2. COMPUTUS RELATED MATERIALS fols. 3r-7v: OVERVIEW
This section of MS 17 contains the following:
- 1. Abbo of Fleury's acrostic: fol. 3r.
- 2. Grammar of numbers: fol. 3v.
- 3. Three Critical Days: fol. 3v.
- 4. Three Marvellous Days: fol. 3v.
- 5. World Ages: fol. 3v.
- 6. Embolisms: fol. 3v.
- 7. Lunaria : fol. 4r.
- 8. Birth Prognostic: fol. 4r.
- 9. Coena Cypriani : fols. 4v-5r.
- 10. Riddle: fol. 5r.
- 11. Runic, cryptographic and exotic alphabets: fol. 5v.
- 12. Cryptogram (1): fol. 5v.
- 13. Cryptogram (2): fol. 5v.
- 14. Easter lunar limits rotae : fol. 5v.
- 15. Sunrise rota : fol. 5v.
- 16. Mappamundi : fol. 6r.
- 17. Feria table: fol. 6r.
- 18. Degrees of affinity: fols. 6v-7r.
- 19. Taxonomy of knowledge: fol. 7r.
- 20. Byrhtferth's Diagram: fol. 7v.
Between the front section of medical texts and the beginning of the calendar on fol. 16r lies a group of short texts, tables and diagrams whose relation to one another, and to the rest of MS 17, is not easy to grasp at first glance. However, computus plays an important role in shaping this collection, and computus texts and tables becomes more dominant as one approaches the calendar. This material has therefore been divided into two sections: "Computus related materials" (fols. 3r-7v) covers the front end of this assemblage, where the computus proper is diluted with other types of time-related issues (prognostication, chronology, genealogy...); "Computus texts and tables" spans fols. 8r-15r, and is almost exclusively calendrical in focus.
There is evidence that the compilers of MS 17 were guided by a plan in their arrangement of these materials. For example, the prognostica on fols. 3v-4r resonate thematically with the prognosis material in the preceding medical section. 1 On the whole, however, these two sections present a rather improvised aspect; indeed, because several of the computus tables lack verbal instructions (canones) they are difficult to understand and use. This contrasts sharply with the section on fols. 16r-37v, where calendar, auxiliary tables, and materials related to Paschal reckoning form a logically arranged computus text-book.
Nonetheless, these "Computus related Materials", and the " Computus Texts and Tables " which follow, when they are compared with materials in other contemporary or earlier computus manuscripts, are quite conventional and easy to recognize. In Paris, BNF lat. 5239 for instance, a block of materials following immediately on the calendar (fols. 141r-236r) displays a similar variety and apparent chaos. A diagram of the zodiac (fol. 141r) is followed by a tidal rota and a feria table (fol. 142r-v) very like those on fol. 8r of MS 17fol. 35v, but also comparable to the one on fol. 5v; a syzygia elementorum (fol. 144v), like the one on the second folio (fol. 39v) of the excerpt from Isidore's text on the elements (fol. 39r) in MS 17's cosmographical anthology (fol. 39v); a horologium(fol. 144v; compare to MS 17 fol. 37r); extracts from Isidore of Seville's Etymologiae on time, astronomy and geology (fols. 149r-162r); notices of critical days (fols. 162v-163r; compare to MS 17, fol. 3v); Isidore's table of affinities, with text (fols. 163r-166r; compare to MS 17 fols. 6v-7r); and the Sphere of Life and Death (fols. 166v-167v; compare to MS 17 fol. 8r). Following a group of chronicles (fols. 169r-196r) and a commentary on Bede's De temporum ratione (fols. 196r-199v) come lunar-letter tables (fols. 200r-204v; compare MS 17 fols. 10r-v); texts on the months (fols. 205r-212r); computistical poetry (fol. 212r-v; compare to MS 17 fol. 14r-v); multiplication tables (fols. 213r-214r; compare MS 17 fol. 35r); cosmographical anthology materials (fols. 214r-231v; compare MS 17 fols. 37v-40v); computus tables (fols. 233v-234v); and a collection of alphabets, some with numerical values, and including the exotic alphabet of "Ethicus Ister", and the litterae Northmannorum (fols. 235r-236r; compare MS 17, fols. 5v, 11r).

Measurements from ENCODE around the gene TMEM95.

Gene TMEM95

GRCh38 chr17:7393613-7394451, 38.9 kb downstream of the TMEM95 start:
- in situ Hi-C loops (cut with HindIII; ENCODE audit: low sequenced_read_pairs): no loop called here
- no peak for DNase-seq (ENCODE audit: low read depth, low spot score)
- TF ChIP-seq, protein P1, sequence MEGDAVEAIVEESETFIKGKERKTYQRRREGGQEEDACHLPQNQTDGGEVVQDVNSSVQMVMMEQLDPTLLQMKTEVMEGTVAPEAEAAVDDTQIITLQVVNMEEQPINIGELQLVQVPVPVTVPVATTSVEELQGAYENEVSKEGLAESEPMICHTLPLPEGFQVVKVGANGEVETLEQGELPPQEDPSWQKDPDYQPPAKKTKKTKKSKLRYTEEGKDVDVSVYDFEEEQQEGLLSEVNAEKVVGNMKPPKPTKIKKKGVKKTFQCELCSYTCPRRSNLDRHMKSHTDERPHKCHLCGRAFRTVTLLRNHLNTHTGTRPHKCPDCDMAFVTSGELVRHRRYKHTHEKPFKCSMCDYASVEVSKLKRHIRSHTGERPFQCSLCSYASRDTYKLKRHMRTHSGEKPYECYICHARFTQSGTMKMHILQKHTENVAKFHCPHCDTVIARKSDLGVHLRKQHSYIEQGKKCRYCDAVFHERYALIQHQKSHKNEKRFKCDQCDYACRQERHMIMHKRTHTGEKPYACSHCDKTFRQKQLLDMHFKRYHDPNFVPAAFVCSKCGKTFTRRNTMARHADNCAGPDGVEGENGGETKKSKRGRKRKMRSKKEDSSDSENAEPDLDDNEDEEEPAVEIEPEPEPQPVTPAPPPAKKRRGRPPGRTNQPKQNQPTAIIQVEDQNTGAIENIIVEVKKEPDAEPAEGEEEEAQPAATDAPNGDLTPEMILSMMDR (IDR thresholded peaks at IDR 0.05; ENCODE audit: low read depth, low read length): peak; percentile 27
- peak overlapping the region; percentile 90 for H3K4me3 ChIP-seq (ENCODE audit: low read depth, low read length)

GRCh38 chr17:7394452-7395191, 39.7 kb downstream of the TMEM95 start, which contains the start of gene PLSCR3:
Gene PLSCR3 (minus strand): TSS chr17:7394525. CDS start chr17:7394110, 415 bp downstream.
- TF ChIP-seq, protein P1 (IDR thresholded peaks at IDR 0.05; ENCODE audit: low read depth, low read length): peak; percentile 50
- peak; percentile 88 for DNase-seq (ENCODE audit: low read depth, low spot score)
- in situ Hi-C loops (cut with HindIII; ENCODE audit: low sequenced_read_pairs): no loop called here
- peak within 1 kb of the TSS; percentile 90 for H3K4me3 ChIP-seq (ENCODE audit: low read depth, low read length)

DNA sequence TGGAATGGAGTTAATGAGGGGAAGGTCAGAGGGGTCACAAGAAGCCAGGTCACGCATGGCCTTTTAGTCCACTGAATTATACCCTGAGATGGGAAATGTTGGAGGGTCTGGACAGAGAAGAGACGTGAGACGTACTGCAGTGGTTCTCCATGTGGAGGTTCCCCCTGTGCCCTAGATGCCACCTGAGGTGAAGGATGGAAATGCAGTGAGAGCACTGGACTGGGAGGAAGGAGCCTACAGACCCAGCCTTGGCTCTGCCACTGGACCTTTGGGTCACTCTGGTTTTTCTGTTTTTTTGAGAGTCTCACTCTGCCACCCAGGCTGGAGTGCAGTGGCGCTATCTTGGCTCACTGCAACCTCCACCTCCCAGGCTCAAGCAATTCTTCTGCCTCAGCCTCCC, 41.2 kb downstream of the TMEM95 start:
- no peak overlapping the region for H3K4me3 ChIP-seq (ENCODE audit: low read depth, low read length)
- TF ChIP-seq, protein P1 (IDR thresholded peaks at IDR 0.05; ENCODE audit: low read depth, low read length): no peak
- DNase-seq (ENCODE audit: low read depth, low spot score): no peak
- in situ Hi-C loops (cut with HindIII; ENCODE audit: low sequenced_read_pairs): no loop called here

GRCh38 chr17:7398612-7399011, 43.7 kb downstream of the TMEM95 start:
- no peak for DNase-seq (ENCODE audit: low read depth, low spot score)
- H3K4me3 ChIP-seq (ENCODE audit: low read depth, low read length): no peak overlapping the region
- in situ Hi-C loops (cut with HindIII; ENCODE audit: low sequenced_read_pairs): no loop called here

Paris BNF lat. 5239 is a typically Carolingian computus manuscript; its structure is akin to that of BNF lat. 5543, nouv. acq. lat. 1615 and 1616, and numerous others. Nonetheless, some of the cognate material in MS 17 is fairly new on the English scene, notably the prognostica. However, almost every element in this "miscellany" owes its inclusion to its relationship, by analogy, to the computus. In this regard, MS 17 demonstrates the encyclopedic potential of the computus to attract and arrange a wide spectrum of information and lore.
Lunaria, critical days, and birth prognostics are also frequently found in codices otherwise devoted entirely to medicine: see Cameron 1983, 144 (re: London, British Library Sloane 465 fols. 125-231) and the survey of Anglo-Saxon medical prognostica in Bonser1963, 288-289. Roy Liuzza argues that medicine was an important force attracting prognostica into monastic manuscripts of all types, and justifying their presence there: Liuzza 2001, 202-204.